Arts & Leisure
Political echoes from the Sheldon Museum archives
Currently we live in one of the most politically divisive times in American history. However, the past is full of politically charged moments that still resonate with us today as documented by the Sheldon Museum’s archival collections.
TICKETS TO THE PAST
Henry L. Sheldon collected materials related to national and local politics including tickets, ballots, invitations, posters and other paraphernalia that now illuminate and facilitate our understanding of political symbols, slogans and fraught moments of national history.
The Election of 1840
The ticket celebrating the winner of the 1840 presidential election carries a wealth of political history. The campaign was widely regarded as the first modern presidential campaign complete with character defamation, veneration of a military hero, catchy slogans (“Tippecanoe and Tyler, too”), campaign paraphernalia, and symbols. Democratic President Martin Van Buren fought for re-election and the Whig Party unified behind war hero William Henry Harrison, who won as a result of the Whigs successful campaign strategies. The “OK” on the ticket illustrates the sudden rise to national prominence of one of the most common words in the English language — “OK.” Most authorities agree that “OK” began in 1839 at the office of a Boston newspaper as an editorial abbreviation for “Oll Korrect.” The Democratic Party’s slogan, “Vote for OK,” which stood for Van Buren’s nickname, “Old Kinderhook” widely popularized the term. The triumphant Whigs then claimed the word as their own.
The impeachment hearings of President Trump were only the third such event in the nation’s history. The first presidential impeachment occurred in 1868 after Andrew Johnson assumed the presidency following the assassination of Abraham Lincoln. Combative Johnson was accused of violating the Tenure of Office Act that forbade the president to remove civil officers without senatorial consent. The public trial lasted from March to mid-May and was so popular that the police had to guard the entrance from unruly mobs. Each day 1,000 tickets were printed in a different color. The tickets mainly went to white elites. African Americans were excluded. Johnson was impeached by the House but acquitted by the Senate by a single vote. The Sheldon archives holds three tickets to Johnson’s impeachment trial. We do not know to whom they belonged but today such tickets are a rarity eagerly sought after by collectors.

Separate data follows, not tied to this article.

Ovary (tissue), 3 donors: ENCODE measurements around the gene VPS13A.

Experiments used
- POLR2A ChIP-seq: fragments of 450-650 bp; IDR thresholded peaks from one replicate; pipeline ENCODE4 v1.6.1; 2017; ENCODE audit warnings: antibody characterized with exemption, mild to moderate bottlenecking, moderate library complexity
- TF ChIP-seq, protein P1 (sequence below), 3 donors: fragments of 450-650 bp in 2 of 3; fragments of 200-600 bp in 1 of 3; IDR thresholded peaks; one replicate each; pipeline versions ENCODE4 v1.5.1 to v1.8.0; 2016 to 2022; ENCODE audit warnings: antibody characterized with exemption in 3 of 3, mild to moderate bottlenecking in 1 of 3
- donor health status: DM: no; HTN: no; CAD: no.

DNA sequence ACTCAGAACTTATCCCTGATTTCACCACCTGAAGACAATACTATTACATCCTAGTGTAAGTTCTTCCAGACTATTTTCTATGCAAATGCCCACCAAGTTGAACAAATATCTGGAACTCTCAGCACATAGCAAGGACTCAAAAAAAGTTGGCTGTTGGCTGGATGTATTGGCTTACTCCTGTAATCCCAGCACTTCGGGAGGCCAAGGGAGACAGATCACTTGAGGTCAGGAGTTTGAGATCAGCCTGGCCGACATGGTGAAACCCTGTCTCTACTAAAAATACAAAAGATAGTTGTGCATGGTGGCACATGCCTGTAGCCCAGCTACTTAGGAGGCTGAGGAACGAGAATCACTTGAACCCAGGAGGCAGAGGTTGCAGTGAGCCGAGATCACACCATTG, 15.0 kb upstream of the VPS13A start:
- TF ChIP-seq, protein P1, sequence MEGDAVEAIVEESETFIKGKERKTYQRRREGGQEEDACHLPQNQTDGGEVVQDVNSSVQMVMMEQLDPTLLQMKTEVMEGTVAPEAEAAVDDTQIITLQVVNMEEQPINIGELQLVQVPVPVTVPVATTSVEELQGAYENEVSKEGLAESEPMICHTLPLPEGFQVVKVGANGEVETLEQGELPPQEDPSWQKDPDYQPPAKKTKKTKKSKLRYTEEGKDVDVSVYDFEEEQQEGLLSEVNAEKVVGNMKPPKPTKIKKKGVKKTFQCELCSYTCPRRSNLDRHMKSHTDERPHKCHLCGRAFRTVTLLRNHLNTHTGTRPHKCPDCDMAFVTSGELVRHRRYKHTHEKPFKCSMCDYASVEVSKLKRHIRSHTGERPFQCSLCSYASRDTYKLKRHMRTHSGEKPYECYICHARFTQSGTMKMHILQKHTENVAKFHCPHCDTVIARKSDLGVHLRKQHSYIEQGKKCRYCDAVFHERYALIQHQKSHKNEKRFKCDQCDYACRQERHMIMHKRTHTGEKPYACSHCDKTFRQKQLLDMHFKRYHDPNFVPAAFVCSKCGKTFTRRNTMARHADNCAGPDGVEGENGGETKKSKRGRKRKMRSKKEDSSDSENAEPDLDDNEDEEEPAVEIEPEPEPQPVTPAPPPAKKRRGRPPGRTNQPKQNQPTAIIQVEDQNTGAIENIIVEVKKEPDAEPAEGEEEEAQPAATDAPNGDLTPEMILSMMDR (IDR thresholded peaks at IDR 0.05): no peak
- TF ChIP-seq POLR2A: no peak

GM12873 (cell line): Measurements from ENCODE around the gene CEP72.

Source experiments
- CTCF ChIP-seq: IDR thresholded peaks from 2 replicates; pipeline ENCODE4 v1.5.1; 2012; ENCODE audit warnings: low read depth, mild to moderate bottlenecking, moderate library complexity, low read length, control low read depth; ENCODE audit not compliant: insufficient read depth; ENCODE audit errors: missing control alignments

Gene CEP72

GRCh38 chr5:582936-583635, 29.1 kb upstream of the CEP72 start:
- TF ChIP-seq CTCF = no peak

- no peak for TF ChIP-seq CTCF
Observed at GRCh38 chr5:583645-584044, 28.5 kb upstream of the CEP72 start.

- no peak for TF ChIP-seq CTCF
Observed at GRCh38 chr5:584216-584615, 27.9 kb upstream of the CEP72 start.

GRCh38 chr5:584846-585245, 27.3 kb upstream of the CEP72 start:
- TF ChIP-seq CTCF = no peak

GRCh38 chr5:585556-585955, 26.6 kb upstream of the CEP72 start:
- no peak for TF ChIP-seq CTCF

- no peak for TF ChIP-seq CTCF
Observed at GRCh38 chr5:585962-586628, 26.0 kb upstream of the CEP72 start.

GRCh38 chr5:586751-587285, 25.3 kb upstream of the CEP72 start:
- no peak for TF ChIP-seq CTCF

The Democratic Rooster
Today’s Democratic donkey can be traced to Andrew Jackson and the 1828 presidential campaign. But for many years the rooster was the prominent Democratic symbol. It began in Greenfield, Indiana during the 1840 election when Joseph Chapman, a Democratic candidate for state representative, was called upon to “stir up the Democracy,”… “he must CROW!” There is more to the story but suffice it to say Indiana Democrats chose the rooster as their symbol. From then on the rooster also appeared on Democratic national and local campaign materials and it became the Party symbol in several states. The ticket to the 1890 Democratic State Convention attests it was also present in Vermont.
The rooster symbol took on a racist edge when the Alabama Democratic Party combined it with the motto “White supremacy — For the right” in 1904. The symbol that began as a proud and crowing affirmative was now used as a symbol of Black disenfranchisement in the South. In 1966 the Alabama Democratic Party voted to replace the “White supremacy” with just “Democrats.”
Recently the Proud Boys, a far-right, neo-fascist, fraternal organization affiliated with white supremacists that engages in political violence, adopted the rooster. This symbol is present on their website, flags, jackets, literature, and recently with the phrase “stand back and stand by.”
From the quiet of the Sheldon Museum archives to the chaos of today’s politics and racial reckonings, may the rooster symbol someday be redeemed?
Contributed by Eva Garcelon-Hart, Sheldon Museum’s Research Center Archivist and Lucinda Cockrell, Research Center Committee Chair.
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